The deadline is February 15. Poems submitted after the deadline will not be considered. There is no charge to enter, so there are no monetary rewards; however, winners are published on this blog. Please don’t stray too far from “family-friendly” language (some children and teens read this blog). No simultaneous submissions, please. You should know by the end of the month whether or not your poem will be published. Decision of the judge or judges is final.

The poet retains copyright on each poem. If a previously unpublished poem wins and is published elsewhere later, please give credit to this blog. I do not register copyright with the US copyright office, but by US law, the copyright belongs to the writer unless the writer assigns it to someone else.

If the same poet wins three months in a row (which has not happened thus far), he or she will be asked not to submit the following two months.

How to Submit Your Poem:

Send one poem only to wildamorris4[at]gmail[dot]com (substitute the @ sign for “at” and a . for “dot”). Put “February Poetry Challenge Submission” FOLLOWED BY YOUR NAME in the subject line of your email. Include a brief bio that can be printed with your poem if you are a winner this month. Please put your name and bio UNDER THE POEM in your email and/or attachment. If the poem has been published before, please put that information UNDER the poem also. NOTE: If you sent your poem to my other email address, or do not use the correct subject line, the poem may get lost and not be considered for publication. Do not submit poems as PDF files. Pease excuse repetition in stating the rules. You might be surprised how many poets do not adhere carefully to the rules.

Submission of a poem gives permission for the poem to be posted on the blog if it is a winner, so be sure that you put your name (exactly as you would like it to appear if you do win) at the end of the poem.

Poems may be pasted into an email or sent as an attachment (Doc, Docx, rich text or plain text; no PDF files, please). or both. Please do not indent the poem or center it on the page. It helps if you submit the poem in the format used on the blog (Title and poem left-justified; title in bold (not all in capital letters); your name at the bottom of the poem). Also, please do not use multiple spaces instead of commas in the middle of lines. I have no problem with poets using that technique (I sometimes do it myself). However I have difficulty getting the blog to accept and maintain extra spaces.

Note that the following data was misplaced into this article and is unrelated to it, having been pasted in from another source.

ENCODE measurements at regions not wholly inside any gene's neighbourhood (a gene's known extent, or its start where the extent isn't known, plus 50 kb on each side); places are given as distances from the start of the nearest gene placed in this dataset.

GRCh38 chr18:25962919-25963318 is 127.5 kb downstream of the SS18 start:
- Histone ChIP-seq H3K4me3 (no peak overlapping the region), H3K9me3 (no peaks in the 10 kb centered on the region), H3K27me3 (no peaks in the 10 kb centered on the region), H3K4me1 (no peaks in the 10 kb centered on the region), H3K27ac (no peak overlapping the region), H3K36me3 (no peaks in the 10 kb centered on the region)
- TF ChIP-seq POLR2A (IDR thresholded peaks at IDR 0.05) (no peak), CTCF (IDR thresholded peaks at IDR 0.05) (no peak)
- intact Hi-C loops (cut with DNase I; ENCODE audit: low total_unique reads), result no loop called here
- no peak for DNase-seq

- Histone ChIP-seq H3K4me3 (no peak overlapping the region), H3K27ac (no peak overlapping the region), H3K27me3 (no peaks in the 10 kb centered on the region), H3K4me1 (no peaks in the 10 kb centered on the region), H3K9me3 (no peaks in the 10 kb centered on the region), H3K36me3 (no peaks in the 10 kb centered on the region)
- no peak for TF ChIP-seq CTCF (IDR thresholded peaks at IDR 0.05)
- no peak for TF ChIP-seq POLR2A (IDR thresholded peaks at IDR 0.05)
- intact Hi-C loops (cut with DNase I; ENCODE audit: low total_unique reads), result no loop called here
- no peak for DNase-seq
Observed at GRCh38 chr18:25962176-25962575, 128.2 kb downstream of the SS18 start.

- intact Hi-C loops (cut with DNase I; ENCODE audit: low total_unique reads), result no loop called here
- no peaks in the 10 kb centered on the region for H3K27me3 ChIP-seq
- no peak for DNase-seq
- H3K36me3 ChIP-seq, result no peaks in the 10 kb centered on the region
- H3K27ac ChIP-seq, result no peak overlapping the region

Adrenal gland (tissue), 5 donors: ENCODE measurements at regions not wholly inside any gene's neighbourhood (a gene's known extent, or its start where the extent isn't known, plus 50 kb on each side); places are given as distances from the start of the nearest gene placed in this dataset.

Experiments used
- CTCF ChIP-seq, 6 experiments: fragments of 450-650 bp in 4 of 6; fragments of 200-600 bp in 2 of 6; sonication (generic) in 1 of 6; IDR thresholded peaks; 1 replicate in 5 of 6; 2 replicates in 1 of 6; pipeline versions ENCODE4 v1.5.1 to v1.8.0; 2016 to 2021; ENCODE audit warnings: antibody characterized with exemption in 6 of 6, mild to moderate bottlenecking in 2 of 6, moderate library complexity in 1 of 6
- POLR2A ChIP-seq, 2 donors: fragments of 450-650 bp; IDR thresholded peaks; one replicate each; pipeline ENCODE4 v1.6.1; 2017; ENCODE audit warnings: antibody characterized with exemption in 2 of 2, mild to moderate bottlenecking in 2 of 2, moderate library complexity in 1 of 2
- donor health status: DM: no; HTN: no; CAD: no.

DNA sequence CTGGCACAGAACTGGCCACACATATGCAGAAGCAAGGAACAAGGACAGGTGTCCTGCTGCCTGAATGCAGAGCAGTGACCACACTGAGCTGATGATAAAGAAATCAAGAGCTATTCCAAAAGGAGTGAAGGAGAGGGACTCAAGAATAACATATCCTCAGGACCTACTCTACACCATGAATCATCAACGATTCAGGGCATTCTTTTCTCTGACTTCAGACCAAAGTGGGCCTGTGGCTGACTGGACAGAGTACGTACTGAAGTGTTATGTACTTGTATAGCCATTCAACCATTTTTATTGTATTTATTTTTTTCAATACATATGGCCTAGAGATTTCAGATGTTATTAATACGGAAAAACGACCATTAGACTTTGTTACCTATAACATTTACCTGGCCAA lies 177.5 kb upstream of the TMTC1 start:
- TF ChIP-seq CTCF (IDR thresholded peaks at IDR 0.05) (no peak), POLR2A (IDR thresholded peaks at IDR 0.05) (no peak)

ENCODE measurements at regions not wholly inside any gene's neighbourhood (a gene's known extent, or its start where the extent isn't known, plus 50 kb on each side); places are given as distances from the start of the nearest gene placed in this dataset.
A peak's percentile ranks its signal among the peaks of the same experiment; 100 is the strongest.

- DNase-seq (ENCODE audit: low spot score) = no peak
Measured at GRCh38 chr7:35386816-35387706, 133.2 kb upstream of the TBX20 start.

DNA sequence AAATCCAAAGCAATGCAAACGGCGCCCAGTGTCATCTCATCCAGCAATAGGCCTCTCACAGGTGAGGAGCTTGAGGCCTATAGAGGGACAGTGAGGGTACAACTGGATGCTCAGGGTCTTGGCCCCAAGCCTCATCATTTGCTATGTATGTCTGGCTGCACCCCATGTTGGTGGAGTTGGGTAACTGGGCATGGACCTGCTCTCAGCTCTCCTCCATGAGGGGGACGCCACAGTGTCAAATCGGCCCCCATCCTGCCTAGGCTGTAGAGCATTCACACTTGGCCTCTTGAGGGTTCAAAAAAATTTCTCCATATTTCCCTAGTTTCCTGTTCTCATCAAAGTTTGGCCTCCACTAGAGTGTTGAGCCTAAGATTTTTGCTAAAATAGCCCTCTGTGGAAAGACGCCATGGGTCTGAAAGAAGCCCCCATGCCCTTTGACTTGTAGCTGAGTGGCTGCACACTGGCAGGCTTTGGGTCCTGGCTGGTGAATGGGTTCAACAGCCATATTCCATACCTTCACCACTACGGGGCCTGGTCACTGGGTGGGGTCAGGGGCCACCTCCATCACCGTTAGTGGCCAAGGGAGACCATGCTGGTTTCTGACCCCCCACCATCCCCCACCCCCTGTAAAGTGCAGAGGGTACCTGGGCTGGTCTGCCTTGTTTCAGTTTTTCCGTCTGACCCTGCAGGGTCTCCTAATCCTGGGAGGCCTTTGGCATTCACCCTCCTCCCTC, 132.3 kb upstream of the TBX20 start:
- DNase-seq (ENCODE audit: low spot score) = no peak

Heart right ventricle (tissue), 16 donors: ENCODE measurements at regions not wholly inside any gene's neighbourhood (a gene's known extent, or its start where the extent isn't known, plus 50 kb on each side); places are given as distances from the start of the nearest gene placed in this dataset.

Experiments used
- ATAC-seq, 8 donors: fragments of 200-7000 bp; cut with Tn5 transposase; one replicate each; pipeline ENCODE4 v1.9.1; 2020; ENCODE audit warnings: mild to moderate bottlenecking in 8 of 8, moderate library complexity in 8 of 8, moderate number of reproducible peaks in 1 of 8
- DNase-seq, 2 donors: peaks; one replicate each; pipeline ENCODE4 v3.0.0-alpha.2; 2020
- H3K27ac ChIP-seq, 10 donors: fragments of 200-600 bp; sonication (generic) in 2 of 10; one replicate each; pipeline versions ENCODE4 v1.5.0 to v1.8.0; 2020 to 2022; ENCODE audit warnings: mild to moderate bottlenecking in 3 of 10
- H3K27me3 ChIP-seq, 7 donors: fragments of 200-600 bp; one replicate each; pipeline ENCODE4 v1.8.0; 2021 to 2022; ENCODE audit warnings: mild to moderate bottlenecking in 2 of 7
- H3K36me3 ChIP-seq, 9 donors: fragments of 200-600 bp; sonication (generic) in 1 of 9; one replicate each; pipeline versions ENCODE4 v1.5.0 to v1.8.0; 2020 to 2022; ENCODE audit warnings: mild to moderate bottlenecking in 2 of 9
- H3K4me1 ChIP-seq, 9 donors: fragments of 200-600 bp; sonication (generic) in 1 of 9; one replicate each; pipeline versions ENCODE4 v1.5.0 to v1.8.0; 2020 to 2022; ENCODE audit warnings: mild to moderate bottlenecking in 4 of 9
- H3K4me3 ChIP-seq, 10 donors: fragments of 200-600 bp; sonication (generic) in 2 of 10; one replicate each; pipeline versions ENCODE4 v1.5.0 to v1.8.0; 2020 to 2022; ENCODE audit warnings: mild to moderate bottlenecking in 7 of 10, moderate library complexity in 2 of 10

Poems shorter than 40 lines are generally preferred but longer poems will be considered.

Now retired after thirty years of hospice nursing, Maryann Hurtt continues to love stories of resiliency and wisdom in hard times. Aldrich Press published her chapbook, River, in 2016 and her poems have appeared in a variety of print and on-line publications. She received a Best of the Net nomination in 2018.
Jeri McCormick, of Madison Wisconsin, taught creative writing 25 years in several settings, including senior centers and the Elderhostel program.  Her work appears in journals and anthologies, and she has co-authored two books on writing.  Her most recent collections of poems are “Marrowbone of Memory” (Salmon Poetry press in Ireland) and “Breathtaking” (Hummingbird Press).


© Wilda Morris